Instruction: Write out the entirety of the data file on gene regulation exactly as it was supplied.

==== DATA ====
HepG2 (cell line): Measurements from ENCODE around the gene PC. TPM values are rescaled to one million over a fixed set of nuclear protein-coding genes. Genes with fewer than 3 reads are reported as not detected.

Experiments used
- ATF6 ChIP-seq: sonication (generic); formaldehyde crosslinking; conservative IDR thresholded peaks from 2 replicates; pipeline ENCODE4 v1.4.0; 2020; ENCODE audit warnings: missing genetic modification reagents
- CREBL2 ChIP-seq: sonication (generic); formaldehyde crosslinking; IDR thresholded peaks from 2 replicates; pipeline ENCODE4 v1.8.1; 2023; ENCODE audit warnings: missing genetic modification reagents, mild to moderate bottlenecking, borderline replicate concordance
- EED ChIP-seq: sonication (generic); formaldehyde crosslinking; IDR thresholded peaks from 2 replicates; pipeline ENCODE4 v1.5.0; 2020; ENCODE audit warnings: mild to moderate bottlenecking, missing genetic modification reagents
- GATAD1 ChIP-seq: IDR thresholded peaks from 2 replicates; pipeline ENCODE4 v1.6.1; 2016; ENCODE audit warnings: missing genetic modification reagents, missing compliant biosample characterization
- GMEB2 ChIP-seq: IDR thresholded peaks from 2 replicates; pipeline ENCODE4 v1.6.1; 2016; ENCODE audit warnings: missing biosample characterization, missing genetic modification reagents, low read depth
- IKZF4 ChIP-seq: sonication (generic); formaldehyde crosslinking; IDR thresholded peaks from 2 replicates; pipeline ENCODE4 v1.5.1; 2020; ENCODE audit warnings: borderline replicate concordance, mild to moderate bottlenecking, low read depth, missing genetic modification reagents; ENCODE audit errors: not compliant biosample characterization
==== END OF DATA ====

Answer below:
HepG2 (cell line): Measurements from ENCODE around the gene PC. TPM values are rescaled to one million over a fixed set of nuclear protein-coding genes. Genes with fewer than 3 reads are reported as not detected.

Experiments used
- ATF6 ChIP-seq: sonication (generic); formaldehyde crosslinking; conservative IDR thresholded peaks from 2 replicates; pipeline ENCODE4 v1.4.0; 2020; ENCODE audit warnings: missing genetic modification reagents
- CREBL2 ChIP-seq: sonication (generic); formaldehyde crosslinking; IDR thresholded peaks from 2 replicates; pipeline ENCODE4 v1.8.1; 2023; ENCODE audit warnings: missing genetic modification reagents, mild to moderate bottlenecking, borderline replicate concordance
- EED ChIP-seq: sonication (generic); formaldehyde crosslinking; IDR thresholded peaks from 2 replicates; pipeline ENCODE4 v1.5.0; 2020; ENCODE audit warnings: mild to moderate bottlenecking, missing genetic modification reagents
- GATAD1 ChIP-seq: IDR thresholded peaks from 2 replicates; pipeline ENCODE4 v1.6.1; 2016; ENCODE audit warnings: missing genetic modification reagents, missing compliant biosample characterization
- GMEB2 ChIP-seq: IDR thresholded peaks from 2 replicates; pipeline ENCODE4 v1.6.1; 2016; ENCODE audit warnings: missing biosample characterization, missing genetic modification reagents, low read depth
- IKZF4 ChIP-seq: sonication (generic); formaldehyde crosslinking; IDR thresholded peaks from 2 replicates; pipeline ENCODE4 v1.5.1; 2020; ENCODE audit warnings: borderline replicate concordance, mild to moderate bottlenecking, low read depth, missing genetic modification reagents; ENCODE audit errors: not compliant biosample characterization